Vivian Reed – The Pheasantry

Vivian Reed performed at The Pheasantry, London.

Star rating: five stars ★ ★ ★ ★ ★

For two special nights a magical event happened: the too long overdue London debut of a glittering Broadway star, Vivian Reed.

Although she repeated in Paris her Tony Award-winning performance in the musical revue Bubbling Brown Sugar and subsequently had a concert and recording career there, she never appeared in the successful London edition of the show, not wanting to commit to another long run.

Here she brought to London her tribute show to another legend who sold out the Adelphi, also comparatively late in her career with The Lady and Her Music: Lena Horne.

Expertly accompanied by her New York musical director Doug Oberhamer, Reed opening appropriately with Sondheim’s ‘Hey, Old Friend’ and then proceeded to venture into the repertoire of the legendary jazz singer, movie star and political activist without ever attempting to imitate her for a second.

A true force of nature, Reed gave her own distinctive interpretation to the numerous songs Horne introduced over her long career. Beginning and closing with ‘On a Wonderful Day like Today’ from the hit-filled but now obscure Leslie Bricusse/Anthony Newley musical The Roar of the Greasepaint – The Smell of the Crowd, she brought her own style and flair to Cole Porter’s ‘Just One of Those Things’ and ‘From This Moment On’.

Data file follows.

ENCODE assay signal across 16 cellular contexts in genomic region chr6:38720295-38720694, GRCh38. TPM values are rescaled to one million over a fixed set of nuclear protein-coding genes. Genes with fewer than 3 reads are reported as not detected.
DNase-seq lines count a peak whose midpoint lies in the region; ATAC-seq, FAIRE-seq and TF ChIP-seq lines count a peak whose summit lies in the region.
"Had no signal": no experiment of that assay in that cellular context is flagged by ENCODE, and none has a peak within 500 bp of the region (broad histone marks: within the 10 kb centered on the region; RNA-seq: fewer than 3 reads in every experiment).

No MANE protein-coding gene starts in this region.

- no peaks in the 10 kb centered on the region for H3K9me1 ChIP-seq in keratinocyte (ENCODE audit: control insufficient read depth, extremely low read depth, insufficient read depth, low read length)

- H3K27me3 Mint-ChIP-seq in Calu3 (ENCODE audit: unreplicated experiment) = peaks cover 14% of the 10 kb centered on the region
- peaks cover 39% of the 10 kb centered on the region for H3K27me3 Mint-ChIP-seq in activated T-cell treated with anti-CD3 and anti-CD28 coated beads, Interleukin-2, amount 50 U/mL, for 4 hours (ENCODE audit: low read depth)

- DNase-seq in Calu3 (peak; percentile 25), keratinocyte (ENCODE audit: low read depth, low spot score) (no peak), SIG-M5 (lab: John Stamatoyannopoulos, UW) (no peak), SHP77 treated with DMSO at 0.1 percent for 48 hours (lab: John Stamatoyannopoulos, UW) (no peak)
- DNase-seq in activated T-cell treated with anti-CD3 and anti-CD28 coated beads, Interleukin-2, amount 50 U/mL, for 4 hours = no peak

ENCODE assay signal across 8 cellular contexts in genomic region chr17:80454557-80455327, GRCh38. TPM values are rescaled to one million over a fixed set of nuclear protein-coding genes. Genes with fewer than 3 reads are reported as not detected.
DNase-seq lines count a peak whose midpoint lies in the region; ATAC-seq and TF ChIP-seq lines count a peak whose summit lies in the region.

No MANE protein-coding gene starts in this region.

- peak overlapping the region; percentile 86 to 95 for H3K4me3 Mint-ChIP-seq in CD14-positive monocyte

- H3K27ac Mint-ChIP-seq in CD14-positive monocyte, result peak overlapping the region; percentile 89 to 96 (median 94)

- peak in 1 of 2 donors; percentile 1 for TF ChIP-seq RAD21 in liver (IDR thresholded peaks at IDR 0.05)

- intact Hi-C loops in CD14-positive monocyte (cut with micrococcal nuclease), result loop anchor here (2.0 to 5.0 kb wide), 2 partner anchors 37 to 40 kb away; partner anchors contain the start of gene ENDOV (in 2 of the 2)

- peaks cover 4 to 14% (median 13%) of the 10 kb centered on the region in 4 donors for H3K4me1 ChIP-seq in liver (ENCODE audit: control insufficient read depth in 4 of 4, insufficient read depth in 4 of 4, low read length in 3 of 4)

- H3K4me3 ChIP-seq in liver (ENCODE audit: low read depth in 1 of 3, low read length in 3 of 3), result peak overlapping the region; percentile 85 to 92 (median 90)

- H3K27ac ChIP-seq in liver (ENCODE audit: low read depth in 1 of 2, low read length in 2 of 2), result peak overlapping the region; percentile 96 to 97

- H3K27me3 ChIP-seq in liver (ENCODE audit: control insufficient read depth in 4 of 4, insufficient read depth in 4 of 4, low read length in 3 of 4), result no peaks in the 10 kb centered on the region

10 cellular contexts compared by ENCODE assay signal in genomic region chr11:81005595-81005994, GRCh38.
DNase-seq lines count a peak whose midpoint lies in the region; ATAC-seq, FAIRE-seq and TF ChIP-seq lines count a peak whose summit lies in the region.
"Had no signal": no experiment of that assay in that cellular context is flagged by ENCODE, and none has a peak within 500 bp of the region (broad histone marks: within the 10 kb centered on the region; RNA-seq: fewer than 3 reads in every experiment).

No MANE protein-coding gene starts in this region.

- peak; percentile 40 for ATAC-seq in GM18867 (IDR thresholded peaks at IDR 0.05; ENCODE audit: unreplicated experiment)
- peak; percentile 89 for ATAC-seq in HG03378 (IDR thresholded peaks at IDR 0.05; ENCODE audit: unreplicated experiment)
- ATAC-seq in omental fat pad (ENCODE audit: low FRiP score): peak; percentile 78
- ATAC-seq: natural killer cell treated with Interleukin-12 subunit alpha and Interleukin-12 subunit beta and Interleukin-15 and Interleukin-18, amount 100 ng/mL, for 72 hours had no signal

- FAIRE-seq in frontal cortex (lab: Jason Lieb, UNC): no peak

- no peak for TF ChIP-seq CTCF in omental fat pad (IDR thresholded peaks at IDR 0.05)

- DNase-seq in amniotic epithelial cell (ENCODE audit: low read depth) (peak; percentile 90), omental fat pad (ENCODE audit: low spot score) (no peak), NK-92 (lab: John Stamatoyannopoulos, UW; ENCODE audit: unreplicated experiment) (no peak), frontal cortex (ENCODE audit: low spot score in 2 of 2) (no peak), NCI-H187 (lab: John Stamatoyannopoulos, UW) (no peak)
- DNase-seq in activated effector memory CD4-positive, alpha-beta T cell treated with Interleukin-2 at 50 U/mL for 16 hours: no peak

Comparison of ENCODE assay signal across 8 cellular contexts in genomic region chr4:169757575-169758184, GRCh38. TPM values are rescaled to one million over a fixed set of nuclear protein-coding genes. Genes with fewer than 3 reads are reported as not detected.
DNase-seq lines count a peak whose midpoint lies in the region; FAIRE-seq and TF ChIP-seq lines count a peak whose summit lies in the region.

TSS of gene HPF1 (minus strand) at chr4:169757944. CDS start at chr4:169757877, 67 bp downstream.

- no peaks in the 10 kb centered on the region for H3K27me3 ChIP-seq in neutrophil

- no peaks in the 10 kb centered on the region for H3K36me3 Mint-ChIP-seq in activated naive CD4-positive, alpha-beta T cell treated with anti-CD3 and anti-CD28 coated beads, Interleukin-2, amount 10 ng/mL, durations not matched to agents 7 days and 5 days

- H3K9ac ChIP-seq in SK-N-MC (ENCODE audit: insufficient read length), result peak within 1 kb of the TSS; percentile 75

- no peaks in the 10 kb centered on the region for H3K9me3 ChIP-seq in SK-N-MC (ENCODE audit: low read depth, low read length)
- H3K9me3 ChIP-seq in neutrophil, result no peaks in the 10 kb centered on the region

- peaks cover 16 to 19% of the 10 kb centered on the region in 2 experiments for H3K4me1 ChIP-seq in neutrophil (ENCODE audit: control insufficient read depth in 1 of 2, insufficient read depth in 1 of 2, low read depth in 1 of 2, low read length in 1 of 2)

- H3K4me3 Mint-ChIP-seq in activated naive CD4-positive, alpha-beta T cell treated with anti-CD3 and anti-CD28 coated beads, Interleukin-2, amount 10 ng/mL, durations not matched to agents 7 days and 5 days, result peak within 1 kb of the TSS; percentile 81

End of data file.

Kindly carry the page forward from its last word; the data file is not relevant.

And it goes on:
There were also songs Horne recorded later on in her career such as ‘I’ve Grown Accustomed to Her Face’ from My Fair Lady and of course the two songs most closely associated with the artist: ‘Stormy Weather’ and ‘The Lady is a Tramp’.

Humorously commenting on her personal life and her husbands, notably her long-time musical director Lennie Hayton she met during her MGM years, with a medley of ‘Lover Man’/‘The Man I Love’, Reed aptly concluded with Horne’s opening to her autobiographical Broadway show ‘The Lady Must Live’.

‘If You Believe’ from The Wiz, Horne’s last movie appearance in 1978, directed by her own son-in-law Sidney Lumet, was an apt encore. And of course Reed could not leave us without showing off her bravura vocals in an a cappella heartfelt rendition of ‘The Nearness of You’, reaching out to an audience she had held in the palm of her hand over a fast-paced hour.

Reed was obviously very happy to be at the venue and so were we… and we can’t wait for her to come back to London and why not Paris, as we miss her there too.

Patrick Honoré